Because of the unprecedented housing crisis in Los Angeles, few people will be surprised by this report. Our housing system fails to house tens of thousands of the city’s residents and leaves hundreds of thousands more struggling under astronomical rents. But for some, the housing market is working exactly as they would prefer, delivering unprecedented profits to a privileged class of investors who have bent the housing market to their interests. Rampant speculation has resulted in a housing system that works in the interest of a few, to the detriment of the many, along lines of race and class.
Some of the outcomes of this dynamic are detailed in this report. With more than 36,000 unhoused residents, Los Angeles simultaneously has over 93,000 units sitting vacant, nearly half of which are withheld from the housing market. Thousands of luxury units across the city are empty, owned as second homes or pure investments. At a time when the city should be doing everything in its power to house people, over 22 square miles of vacant lots are owned and kept vacant by corporate entities. The power of finance, which has brought 67% of the city’s residential units under its control, is also manifest in the ability of speculative developers to remake neighborhoods to fit their own vision. The pattern of development occurring all across Los Angeles further contributes to the vacancy and houselessness crises, as new units are priced beyond the reach of most Angelenos, leading to an excess supply of high-rent housing that fails to lease and therefore fails to house people, coupled with a crisis of unmet need for housing for the most vulnerable.
High vacancy rates in expensive luxury housing developments are a core symptom of a broader speculative housing system that is failing to benefit our communities. Speculative practices yield an unbalanced production of vacant luxury development at a time when evictions are fueling a loss of affordable rental units, increasing numbers of corporate landlords are unaccountable to lowincome tenants, and we are failing to build enough covenanted, deeply affordable housing. All of this accelerates our houselessness crisis. We must prioritize using housing to actually house people and reorganize the market to meet this goal.
This report suggests a place to start, by proposing a suite of policies to curb the speculative excesses of the housing market and promote the use of housing for homes. Los Angeles is currently suffering through an unprecedented public health crisis. COVID-19 has made the immediate shelter of all Angelenos, already a moral and political crisis, into a public health crisis as well. Beyond the immediate need for shelter, the economic devastation that has resulted from the pandemic has put hundreds of thousands of renters at risk for eviction and houselessness, magnifying the already desperate need for new permanently affordable and stable housing. The policies suggested in this report can help mitigate some of the effects of the current crisis on renters.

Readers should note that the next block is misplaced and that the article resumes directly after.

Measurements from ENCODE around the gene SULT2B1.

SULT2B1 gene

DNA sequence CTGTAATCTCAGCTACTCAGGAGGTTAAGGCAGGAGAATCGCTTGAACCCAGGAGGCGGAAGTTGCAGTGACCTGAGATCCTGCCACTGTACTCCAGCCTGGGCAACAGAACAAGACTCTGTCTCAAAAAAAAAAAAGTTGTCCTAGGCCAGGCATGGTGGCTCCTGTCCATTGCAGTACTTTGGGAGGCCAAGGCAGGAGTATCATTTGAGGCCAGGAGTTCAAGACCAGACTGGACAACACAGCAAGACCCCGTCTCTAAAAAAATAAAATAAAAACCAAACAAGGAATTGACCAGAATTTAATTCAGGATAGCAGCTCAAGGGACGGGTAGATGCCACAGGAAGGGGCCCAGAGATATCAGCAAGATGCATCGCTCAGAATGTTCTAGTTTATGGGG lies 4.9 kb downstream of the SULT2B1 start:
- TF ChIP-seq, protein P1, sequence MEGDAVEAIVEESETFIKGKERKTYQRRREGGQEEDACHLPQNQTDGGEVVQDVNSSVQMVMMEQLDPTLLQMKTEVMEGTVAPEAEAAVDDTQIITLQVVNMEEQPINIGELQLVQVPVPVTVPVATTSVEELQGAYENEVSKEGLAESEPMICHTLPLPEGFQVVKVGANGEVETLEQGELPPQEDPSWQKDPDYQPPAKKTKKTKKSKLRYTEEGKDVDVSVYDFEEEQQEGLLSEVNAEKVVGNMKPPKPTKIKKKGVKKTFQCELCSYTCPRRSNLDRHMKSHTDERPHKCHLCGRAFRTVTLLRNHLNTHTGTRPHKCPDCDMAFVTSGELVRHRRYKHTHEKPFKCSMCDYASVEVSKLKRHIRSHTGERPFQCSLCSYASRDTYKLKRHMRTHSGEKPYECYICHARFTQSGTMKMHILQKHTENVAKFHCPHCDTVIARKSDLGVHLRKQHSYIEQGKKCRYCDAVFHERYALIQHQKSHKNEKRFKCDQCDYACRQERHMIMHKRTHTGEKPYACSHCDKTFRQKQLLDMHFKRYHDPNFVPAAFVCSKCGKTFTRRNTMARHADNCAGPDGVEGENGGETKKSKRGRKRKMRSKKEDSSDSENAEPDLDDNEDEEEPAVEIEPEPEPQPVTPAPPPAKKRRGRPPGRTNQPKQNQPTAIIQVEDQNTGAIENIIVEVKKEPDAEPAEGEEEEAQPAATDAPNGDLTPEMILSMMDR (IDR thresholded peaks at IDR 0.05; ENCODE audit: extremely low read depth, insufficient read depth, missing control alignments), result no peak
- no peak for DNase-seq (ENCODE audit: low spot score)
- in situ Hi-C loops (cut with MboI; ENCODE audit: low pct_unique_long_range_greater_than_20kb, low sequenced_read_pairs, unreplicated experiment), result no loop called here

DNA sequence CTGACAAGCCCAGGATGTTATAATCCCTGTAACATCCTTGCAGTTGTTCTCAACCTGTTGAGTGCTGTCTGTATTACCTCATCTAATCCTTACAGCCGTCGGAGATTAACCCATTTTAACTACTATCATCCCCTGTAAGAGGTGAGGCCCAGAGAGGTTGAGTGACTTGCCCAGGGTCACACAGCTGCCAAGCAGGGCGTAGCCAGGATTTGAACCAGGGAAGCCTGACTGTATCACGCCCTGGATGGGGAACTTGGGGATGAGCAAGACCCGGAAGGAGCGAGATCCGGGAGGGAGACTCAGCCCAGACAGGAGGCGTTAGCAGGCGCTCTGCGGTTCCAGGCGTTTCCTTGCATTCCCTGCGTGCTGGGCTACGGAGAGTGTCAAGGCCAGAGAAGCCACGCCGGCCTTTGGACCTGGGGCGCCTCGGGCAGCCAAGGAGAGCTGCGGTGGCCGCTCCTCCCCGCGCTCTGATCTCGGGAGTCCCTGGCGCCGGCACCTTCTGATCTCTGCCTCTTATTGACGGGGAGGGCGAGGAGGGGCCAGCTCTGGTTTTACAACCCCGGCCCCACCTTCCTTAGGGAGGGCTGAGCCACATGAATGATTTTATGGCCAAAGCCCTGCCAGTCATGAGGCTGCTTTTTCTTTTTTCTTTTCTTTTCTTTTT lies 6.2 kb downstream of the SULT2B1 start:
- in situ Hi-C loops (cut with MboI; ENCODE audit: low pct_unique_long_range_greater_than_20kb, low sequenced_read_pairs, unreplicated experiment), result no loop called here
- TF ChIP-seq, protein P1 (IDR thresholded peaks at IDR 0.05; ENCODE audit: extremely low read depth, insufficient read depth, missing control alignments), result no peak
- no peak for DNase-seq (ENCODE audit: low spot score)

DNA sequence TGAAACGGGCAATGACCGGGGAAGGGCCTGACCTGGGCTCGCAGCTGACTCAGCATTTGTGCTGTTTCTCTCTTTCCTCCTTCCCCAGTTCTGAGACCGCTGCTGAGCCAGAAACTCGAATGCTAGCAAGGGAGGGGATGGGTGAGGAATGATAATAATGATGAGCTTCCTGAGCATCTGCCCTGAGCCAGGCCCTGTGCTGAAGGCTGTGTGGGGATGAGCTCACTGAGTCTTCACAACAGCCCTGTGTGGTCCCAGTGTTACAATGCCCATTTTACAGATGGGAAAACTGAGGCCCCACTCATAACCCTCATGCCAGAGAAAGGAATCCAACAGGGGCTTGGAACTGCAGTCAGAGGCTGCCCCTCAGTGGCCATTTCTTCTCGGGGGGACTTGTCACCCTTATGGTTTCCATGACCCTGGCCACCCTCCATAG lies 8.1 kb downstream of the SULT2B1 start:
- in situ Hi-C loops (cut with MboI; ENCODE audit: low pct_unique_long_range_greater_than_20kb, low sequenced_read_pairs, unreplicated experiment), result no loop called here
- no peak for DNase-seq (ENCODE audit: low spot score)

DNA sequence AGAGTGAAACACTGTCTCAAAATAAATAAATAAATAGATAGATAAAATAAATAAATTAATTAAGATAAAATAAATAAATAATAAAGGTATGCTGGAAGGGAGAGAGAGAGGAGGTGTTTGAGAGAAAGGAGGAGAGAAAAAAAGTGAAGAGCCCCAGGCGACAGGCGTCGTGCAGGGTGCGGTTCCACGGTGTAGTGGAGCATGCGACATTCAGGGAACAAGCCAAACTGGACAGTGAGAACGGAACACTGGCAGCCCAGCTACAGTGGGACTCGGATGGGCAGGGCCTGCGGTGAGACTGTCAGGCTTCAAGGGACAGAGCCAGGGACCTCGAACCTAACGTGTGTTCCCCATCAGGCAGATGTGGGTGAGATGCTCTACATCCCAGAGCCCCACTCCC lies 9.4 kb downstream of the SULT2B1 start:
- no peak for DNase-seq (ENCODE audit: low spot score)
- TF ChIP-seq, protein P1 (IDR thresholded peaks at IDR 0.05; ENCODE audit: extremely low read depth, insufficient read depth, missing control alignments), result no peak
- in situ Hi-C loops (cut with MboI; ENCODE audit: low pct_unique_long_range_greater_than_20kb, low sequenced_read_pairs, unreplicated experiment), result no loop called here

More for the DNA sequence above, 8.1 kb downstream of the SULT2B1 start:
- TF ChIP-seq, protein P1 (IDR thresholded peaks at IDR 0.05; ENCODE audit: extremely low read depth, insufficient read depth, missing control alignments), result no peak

COVID-19 has also deeply impacted the city’s coffers, and the need for revenue-generating policies to fund the necessary expansion of affordable housing and service provision is apparent. The city should not fail to act on policies that will provide much-needed revenue for affordable housing and services for the unhoused, and curb harmful and speculative behavior in the housing market at a time when disaster capitalists circle.
California is in the midst of a housing crisis that threatens the health and well-being of millions of people. The crisis is particularly acute in low-income communities, who overwhelmingly pay a large portion of their already-small income on housing, and communities of color, who have faced decades of legal and extra-legal residential segregation, housing discrimination, predatory lending, and exclusionary lending practices, such as redlining. While hundreds of thousands of Californians experience housing instability or have to make the choice between paying rent and buying basic necessities like food and medicine, corporate landlords are profiting from this crisis.
Based on research from MIT graduate Maya Abood and in partnership with Americans for Financial Reform (AFR) and Public Advocates we are excited to announce the release of our new report! The report, “Wall Street Landlords Turns American Dream Into American Nightmare: Wall Street’s big bet on the home rental market, and the bad surprises in store for tenants, communities, and the dream of homeownership”, documents in detail Wall Street’s growing influence, and abuses, in the single family rental (SFR) industry in geographies where it has focused its efforts.
This report shows how aggressive, and often predatory, lending is doing particular harm to the economic (and physical and emotional) well-being of women of color.
The report is the culmination of a survey and story collection project carried out by ACCE Institute and two other statewide community groups, New Jersey Communities United (NJCU) and ISAIAH in Minnesota. This project was funded by the Women’s Equality Center.
In 1992, California became the second state in the nation to pass legislation authorizing the creation of charter schools. Since the law’s passage, which originally authorized 100 charter schools, the number of charter schools in California has grown rapidly. Today, California is home to the largest number of charter schools in the country, with over 1100 schools providing instruction to over half a million students. In the 2013-14 school year, California charter schools received more than $3 billion in public funding.